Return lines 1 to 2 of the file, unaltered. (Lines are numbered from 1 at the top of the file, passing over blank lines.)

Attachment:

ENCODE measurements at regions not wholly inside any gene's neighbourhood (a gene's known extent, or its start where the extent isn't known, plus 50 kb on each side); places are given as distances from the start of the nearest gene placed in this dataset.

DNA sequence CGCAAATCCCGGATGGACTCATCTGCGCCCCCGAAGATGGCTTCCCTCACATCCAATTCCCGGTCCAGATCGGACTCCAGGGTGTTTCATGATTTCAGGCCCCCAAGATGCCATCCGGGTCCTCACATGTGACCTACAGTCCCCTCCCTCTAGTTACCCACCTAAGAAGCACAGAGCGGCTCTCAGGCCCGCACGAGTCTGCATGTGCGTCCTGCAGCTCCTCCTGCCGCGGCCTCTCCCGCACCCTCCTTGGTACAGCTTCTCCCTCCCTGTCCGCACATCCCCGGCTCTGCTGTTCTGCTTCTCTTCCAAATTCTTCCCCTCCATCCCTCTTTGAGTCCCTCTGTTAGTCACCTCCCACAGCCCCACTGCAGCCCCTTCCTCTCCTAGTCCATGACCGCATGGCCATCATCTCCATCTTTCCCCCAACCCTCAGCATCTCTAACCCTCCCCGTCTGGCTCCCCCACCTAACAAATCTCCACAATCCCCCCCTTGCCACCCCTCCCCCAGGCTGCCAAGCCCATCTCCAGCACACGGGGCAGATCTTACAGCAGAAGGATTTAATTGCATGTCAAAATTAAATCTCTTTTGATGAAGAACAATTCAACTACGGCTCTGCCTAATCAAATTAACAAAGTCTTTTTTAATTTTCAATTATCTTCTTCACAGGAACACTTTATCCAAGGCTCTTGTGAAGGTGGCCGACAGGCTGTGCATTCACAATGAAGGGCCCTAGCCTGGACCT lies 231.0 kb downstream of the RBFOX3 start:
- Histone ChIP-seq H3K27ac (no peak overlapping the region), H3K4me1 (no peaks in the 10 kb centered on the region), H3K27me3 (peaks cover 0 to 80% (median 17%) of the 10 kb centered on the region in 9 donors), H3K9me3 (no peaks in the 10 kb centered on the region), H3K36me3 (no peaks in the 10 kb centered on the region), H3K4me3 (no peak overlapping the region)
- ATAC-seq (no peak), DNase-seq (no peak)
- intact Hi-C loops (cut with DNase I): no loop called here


ENCODE measurements at regions not wholly inside any gene's neighbourhood (a gene's known extent, or its start where the extent isn't known, plus 50 kb on each side); places are given as distances from the start of the nearest gene placed in this dataset.

DNA sequence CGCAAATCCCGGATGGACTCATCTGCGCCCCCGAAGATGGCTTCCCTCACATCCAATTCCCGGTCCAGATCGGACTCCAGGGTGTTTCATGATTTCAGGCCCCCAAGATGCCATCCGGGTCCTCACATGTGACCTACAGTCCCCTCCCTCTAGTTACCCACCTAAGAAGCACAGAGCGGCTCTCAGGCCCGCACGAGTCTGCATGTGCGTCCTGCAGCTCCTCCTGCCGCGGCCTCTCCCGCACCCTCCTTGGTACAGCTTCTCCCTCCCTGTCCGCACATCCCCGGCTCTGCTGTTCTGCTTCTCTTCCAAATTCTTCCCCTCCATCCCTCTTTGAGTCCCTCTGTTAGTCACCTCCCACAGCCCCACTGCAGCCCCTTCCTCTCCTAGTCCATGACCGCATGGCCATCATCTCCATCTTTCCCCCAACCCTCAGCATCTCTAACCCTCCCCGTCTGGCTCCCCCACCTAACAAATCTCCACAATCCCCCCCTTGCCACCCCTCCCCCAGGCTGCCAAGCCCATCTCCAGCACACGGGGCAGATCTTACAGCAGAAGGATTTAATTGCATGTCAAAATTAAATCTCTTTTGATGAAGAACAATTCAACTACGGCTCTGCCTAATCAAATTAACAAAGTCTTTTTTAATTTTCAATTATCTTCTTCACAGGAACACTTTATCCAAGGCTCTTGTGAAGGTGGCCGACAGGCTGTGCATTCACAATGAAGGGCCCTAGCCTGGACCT lies 231.0 kb downstream of the RBFOX3 start: